Now in its second year, New York’s Pathways in Technology Early College High School
(P-TECH) recently hosted a Mentor Day to better connect the school’s ninth and 10th graders with the IBM volunteers who are helping them navigate their academic and workplace learning programs. Each student, faculty and staff member at P-TECH is
paired with an IBM mentor as part of the partnership that is preparing P-TECH graduates
for college and career success – building in-demand skills for future needs in the areas
of Big Data, Cloud Computing, Mobile Computing and Social Business. Below, IBMer
Karen R.Thompson writes about why she mentors at P-TECH.
As a child growing up in Alabama, there was nothing off limits to me. I had major support from my parents, school and church. I grew up with an excellent view of the world and of the goals I wanted to accomplish. Now that I have migrated north, I have noticed that many children in the inner city don’t have the same opportunities or support that I had to help me succeed. I became a mentor at P-TECH to do my part to bridge that gap.
As a P-TECH mentor, I have the privilege of imparting knowledge and pledging my support to help one young person reach his educational and life goals. I want my protégé Oliver to know that nothing in life is impossible – that education creates access, which opens doors to his heart’s desires. The education Oliver is receiving at P-TECH is giving him a head start on college courses in the 10th grade. How awesome is that!
During our Mentor Day this month, I got the chance to sit down and talk with Oliver about his aspirations while we completed our mentor/student activity, which was to create a flag that reflected our shared joys and values. Oliver is not a typical 10th grader. He is quiet and reserved, but wants to use his technology education to make an impact on the world one day. The flag we created depicted four of our shared interests:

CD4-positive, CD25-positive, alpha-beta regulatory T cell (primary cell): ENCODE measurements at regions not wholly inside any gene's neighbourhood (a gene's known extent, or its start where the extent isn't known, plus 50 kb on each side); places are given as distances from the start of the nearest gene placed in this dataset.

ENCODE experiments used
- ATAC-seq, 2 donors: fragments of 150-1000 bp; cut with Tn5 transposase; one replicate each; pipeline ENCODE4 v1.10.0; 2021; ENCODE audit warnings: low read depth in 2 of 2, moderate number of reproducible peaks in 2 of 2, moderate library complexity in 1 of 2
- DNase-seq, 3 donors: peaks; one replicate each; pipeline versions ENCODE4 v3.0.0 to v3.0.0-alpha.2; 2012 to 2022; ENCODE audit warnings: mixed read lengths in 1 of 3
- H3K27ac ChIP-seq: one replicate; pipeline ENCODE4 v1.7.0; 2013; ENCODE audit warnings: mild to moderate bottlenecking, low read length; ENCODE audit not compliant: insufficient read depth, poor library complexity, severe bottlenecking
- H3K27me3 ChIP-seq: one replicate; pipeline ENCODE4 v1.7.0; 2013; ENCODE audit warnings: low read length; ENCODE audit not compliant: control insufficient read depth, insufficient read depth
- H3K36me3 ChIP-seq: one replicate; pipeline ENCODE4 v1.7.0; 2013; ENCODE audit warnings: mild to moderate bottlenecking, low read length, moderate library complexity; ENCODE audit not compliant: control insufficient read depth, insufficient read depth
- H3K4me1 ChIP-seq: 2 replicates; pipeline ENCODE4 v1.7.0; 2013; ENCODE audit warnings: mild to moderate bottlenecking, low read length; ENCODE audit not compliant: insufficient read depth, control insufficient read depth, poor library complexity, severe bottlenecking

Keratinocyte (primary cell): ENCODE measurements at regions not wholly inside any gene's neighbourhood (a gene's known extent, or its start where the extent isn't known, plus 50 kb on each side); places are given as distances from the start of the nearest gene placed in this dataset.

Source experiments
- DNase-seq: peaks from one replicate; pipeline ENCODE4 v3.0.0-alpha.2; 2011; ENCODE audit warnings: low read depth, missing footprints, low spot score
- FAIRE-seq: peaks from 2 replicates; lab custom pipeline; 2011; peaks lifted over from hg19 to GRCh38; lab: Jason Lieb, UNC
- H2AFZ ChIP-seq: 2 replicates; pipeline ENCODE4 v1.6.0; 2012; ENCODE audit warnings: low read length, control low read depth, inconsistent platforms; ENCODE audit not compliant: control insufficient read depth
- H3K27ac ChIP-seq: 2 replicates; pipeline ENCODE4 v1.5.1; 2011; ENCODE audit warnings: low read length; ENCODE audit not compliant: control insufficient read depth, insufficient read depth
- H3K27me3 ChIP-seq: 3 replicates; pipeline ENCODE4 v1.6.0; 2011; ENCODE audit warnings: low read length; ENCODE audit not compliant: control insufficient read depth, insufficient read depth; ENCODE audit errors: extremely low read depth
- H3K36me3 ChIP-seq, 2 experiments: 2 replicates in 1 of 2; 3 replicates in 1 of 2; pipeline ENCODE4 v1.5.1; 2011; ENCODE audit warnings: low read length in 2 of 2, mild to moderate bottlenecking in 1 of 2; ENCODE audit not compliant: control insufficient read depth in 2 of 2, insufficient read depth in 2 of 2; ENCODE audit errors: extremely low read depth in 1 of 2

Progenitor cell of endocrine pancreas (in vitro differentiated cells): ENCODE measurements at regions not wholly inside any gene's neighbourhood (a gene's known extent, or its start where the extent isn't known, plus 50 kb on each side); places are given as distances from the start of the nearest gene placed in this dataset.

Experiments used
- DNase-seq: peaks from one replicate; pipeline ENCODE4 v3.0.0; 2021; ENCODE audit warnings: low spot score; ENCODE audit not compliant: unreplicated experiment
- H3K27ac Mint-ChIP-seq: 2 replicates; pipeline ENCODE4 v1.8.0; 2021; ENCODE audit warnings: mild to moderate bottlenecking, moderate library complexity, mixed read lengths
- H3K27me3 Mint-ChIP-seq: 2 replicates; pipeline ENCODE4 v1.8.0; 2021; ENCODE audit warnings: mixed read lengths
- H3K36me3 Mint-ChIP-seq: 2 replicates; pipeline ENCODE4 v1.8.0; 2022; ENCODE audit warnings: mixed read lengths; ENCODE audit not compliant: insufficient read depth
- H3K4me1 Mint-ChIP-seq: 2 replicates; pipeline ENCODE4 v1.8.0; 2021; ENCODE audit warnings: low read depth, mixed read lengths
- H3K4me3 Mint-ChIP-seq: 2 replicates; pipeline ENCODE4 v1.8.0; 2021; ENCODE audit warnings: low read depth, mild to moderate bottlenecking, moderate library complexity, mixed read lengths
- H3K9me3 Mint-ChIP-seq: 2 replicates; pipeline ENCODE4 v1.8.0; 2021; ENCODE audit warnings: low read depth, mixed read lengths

- Technology, represented by computers and other peripherals,
- Our desire to travel the world, represented by the globe,
- Our love for the State of Arizona, represented by the cardinal, and
- Our families and our faith in God, represented by human figures and the cross.
Oliver did all the art work. He’s extremely talented, and I don’t mind saying that our flag was best in the class!
The flag activity gave me a chance to share some insights into high school and college with Oliver. The advice I gave him was to:
- Broaden his horizons by engaging in extracircular activities that will expose him to different cultures, languages and opportunities,
- Stay focused through 11th grade, since his grades through that period will determine his class rank and potential for college scholarships,
- Surround himself with positive people who are walking in the same direction as he – toward college, and lastly
- Remember to have fun while staying focused on his job of getting an education.
Being a mentor is a HUGE honor that I don’t take lightly. As IBMers, we have been blessed to work for a company that cares about the future of our children. Become a mentor; look for opportunities to give your support to a student who can benefit from the depth and breadth you have gained during your career. You never know. That young person might aspire to goals they would never have thought of if you hadn’t helped them bridge the gap between where they are and where their dreams (and hard work) can take them.
Karen R. Thompson is a Project Manager with IBM Global Services’ Client Management and Resource Optimization team.